Photoshoot: Spanish Monastery

Posted by Gary Ramey on May 31st, 2012

Spanish MonasteryOvercast skies would have produced rather flat photographs so I waited for a bright sunny day. Finally the weather allowed me to schedule the photoshoot. I called ahead to ensure that there weren’t any conflicting events. I was told that weren’t any events until after 3:00 PM. That wasn’t quite accurate.

When I pulled into the parking lot at 11:00 AM, it looked full so I expected quite a few people to be roaming around the monastery. Unfortunately, I had to share the monastery with a band that was taping a video. They had staked out the back half of the monastery. They basically stayed in their area but did come into my field of view several times. I was able to take quite a few photographs but I had to use a vertical composition to keep the band members, videographers, and their equipment out of my shots. Next time I visit the monastery, I hope to be able to take some horizontal shots.

I was glad that I had thought about the photoshoot and was prepared but I still felt rather rusty when I started to take photographs. Photography is like playing a musical instrument. You must practice to be proficient and I hadn’t been on a photoshoot in about a month! It took a few shots for me to feel comfortable with my camera’s settings. My subject wasn’t going anywhere so I didn’t miss any shots but I did feel awkward at first.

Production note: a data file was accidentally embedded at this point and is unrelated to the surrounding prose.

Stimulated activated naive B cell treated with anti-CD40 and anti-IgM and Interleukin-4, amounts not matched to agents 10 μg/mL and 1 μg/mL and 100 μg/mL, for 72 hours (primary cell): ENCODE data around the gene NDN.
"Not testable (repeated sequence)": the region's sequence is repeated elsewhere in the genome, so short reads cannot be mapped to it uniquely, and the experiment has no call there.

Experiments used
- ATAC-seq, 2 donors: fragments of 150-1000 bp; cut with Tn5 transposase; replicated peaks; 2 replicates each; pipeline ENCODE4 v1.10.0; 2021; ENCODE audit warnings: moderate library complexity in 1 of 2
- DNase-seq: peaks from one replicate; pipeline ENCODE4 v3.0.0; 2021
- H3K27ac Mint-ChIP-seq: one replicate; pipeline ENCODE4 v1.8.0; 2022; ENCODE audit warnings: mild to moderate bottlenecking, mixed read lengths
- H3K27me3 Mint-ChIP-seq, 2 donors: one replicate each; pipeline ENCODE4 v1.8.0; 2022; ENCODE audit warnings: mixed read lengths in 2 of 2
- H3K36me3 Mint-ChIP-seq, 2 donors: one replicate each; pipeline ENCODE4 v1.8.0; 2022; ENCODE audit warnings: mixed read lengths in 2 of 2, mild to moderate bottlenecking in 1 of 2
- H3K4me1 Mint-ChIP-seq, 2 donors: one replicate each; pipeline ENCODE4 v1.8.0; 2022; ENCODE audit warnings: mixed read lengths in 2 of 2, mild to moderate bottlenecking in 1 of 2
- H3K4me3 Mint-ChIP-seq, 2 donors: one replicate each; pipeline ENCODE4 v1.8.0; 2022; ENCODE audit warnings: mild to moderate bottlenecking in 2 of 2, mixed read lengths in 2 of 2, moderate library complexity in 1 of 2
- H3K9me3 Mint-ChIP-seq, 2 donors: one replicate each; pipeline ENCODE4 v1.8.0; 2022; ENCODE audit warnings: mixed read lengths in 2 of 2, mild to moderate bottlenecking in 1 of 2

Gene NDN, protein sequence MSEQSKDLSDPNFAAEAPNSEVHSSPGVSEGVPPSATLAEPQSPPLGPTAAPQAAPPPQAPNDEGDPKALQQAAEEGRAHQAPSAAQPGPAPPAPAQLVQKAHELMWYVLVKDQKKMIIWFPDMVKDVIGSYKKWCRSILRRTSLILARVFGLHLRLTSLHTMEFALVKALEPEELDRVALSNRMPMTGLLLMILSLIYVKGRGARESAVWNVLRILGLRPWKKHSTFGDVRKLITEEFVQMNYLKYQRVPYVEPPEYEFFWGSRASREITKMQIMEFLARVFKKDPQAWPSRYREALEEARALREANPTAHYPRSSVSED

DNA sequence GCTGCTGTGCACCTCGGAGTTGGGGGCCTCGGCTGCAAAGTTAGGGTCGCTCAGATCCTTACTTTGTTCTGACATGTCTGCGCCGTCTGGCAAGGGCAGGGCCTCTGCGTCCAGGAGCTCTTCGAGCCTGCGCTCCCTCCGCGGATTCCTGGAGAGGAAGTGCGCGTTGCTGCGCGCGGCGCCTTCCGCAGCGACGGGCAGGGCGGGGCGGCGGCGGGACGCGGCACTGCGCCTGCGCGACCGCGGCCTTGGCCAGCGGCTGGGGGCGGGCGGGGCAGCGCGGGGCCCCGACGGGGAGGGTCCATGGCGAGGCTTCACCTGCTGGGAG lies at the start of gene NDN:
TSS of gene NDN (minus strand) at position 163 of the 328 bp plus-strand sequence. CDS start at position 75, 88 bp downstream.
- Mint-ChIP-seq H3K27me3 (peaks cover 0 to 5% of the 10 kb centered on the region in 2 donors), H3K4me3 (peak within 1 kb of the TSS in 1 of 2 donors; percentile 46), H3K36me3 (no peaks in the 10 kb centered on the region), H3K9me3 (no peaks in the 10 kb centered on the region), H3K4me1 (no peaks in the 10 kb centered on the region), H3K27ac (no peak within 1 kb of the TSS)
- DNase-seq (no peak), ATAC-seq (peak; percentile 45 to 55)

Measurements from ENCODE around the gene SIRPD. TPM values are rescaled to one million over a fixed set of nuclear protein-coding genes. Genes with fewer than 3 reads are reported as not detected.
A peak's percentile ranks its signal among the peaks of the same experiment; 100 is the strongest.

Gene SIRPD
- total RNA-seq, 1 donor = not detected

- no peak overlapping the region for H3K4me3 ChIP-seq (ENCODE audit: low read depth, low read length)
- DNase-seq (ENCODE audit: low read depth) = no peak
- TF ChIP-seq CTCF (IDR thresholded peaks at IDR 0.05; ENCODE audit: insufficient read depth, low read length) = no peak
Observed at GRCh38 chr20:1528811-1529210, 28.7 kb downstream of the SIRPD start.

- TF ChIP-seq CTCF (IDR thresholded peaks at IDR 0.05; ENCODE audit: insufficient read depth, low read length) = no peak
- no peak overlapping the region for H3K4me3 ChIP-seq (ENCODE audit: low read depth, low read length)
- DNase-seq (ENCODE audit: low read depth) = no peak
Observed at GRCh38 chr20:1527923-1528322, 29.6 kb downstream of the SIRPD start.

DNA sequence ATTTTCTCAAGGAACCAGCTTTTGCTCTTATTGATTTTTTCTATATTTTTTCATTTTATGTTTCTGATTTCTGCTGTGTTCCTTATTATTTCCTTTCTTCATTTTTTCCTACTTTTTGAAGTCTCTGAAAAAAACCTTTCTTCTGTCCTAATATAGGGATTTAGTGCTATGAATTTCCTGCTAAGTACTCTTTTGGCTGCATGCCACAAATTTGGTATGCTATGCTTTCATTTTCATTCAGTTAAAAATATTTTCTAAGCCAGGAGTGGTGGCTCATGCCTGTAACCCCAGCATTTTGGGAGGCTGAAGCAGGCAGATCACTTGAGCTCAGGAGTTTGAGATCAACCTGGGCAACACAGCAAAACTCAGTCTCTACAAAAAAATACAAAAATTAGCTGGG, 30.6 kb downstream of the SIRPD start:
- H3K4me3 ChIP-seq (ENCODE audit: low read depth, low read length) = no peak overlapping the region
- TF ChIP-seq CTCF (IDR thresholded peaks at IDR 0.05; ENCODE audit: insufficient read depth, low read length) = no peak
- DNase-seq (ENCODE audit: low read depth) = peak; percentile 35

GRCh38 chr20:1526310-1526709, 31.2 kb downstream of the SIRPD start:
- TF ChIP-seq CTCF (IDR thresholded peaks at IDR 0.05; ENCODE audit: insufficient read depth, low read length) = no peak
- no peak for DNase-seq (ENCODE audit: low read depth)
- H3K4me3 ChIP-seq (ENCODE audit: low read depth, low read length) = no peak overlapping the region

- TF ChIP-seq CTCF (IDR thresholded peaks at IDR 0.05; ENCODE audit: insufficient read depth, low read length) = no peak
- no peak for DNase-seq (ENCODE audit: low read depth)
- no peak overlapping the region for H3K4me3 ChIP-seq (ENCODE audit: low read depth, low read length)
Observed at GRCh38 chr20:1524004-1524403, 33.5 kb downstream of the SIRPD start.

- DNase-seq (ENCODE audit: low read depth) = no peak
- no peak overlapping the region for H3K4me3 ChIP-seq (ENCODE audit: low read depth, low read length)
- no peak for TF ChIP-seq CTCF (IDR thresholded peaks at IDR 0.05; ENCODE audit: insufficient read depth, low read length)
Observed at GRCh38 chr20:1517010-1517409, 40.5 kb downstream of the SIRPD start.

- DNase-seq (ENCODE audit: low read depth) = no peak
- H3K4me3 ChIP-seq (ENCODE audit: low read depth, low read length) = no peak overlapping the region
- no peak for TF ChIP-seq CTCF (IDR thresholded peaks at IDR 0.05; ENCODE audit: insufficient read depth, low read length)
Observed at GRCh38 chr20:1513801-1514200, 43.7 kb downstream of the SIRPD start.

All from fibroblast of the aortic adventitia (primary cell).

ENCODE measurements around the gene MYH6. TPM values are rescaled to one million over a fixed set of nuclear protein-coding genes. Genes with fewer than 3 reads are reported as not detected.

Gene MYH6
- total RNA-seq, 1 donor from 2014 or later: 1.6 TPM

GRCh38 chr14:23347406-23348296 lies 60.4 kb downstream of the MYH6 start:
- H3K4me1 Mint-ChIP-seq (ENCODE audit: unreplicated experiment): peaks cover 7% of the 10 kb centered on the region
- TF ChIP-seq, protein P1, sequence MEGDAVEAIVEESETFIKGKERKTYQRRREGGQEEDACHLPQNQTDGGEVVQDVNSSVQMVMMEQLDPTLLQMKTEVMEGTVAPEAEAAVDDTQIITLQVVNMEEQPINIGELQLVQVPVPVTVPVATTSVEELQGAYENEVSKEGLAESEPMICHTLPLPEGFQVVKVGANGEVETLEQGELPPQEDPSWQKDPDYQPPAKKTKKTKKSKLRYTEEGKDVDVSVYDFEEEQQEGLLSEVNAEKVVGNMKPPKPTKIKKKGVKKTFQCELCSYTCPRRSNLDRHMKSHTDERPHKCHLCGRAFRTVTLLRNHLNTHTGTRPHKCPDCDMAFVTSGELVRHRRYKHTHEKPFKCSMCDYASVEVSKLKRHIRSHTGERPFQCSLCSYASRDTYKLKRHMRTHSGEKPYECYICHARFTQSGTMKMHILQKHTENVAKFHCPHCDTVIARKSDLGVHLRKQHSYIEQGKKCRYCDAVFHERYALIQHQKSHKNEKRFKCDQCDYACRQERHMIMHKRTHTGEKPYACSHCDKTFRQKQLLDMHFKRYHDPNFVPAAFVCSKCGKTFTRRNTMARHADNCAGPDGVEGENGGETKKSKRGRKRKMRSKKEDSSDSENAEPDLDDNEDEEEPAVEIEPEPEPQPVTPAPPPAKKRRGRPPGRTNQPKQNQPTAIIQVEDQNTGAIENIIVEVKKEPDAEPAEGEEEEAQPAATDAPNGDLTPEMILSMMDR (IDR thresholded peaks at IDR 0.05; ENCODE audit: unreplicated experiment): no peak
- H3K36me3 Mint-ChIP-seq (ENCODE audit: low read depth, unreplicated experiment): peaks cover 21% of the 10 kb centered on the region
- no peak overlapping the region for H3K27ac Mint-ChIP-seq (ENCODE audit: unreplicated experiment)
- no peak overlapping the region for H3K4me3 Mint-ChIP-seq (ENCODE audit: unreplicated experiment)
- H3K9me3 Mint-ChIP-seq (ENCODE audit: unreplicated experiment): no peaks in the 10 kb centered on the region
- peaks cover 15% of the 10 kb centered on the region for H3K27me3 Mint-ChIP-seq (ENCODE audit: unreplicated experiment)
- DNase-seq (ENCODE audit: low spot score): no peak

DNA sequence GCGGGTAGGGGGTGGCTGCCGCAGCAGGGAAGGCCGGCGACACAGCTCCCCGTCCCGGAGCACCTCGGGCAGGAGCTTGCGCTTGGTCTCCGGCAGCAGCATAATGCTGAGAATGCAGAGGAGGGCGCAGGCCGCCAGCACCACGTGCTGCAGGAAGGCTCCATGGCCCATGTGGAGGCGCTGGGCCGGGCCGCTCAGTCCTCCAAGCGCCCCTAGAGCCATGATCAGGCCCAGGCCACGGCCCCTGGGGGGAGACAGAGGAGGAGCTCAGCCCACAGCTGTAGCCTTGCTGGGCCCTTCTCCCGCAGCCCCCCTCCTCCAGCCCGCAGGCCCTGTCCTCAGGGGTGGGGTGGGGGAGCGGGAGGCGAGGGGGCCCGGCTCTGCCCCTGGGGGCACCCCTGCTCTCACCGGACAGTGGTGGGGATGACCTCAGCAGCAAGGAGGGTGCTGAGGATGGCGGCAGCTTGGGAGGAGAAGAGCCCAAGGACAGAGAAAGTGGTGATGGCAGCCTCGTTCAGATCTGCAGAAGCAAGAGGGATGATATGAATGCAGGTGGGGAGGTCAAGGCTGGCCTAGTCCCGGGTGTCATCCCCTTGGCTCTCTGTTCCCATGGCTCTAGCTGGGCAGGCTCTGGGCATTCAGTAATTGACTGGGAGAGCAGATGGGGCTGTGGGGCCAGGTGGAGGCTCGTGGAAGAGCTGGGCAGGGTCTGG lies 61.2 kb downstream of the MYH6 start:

Spanish MonasteryAs usual, my Rokinon fisheye lens introduced a lot of distortion into the image and I was able to find quite a few interesting compositions. The arc of the ribbed vaults were especially appealing and helped create leading lines. Since it isn’t easy to look through the viewfinder while the camera is mounted on a 360×180-degree tripod head, I turned on Live View. While composing a shot, I changed the ISO to 12800 so that I could see the image on the LCD then changed it back to 100, 200, or 400 to take the photograph itself. Since the Rokinon lens doesn’t communicate with the camera, I was in Manual mode for the entire photoshoot.

The main variable that I used was ISO. The bracketed shots were three stops apart. While shooting in the halls that surround the courtyard, I was able to keep the aperture at f/11. The only time I changed the aperture was when I was completely outdoors where I tried F/16 and f/22.

Around 2:00 PM, I decided it was a wrap and headed home.

The bracketed images were merged together using Photomatix Pro.

Visit my gallery to see more photographs from this photoshoot.

Read my post about preparing for the photoshoot.

Read my review of the Rokinon 8mm lens.

 

 

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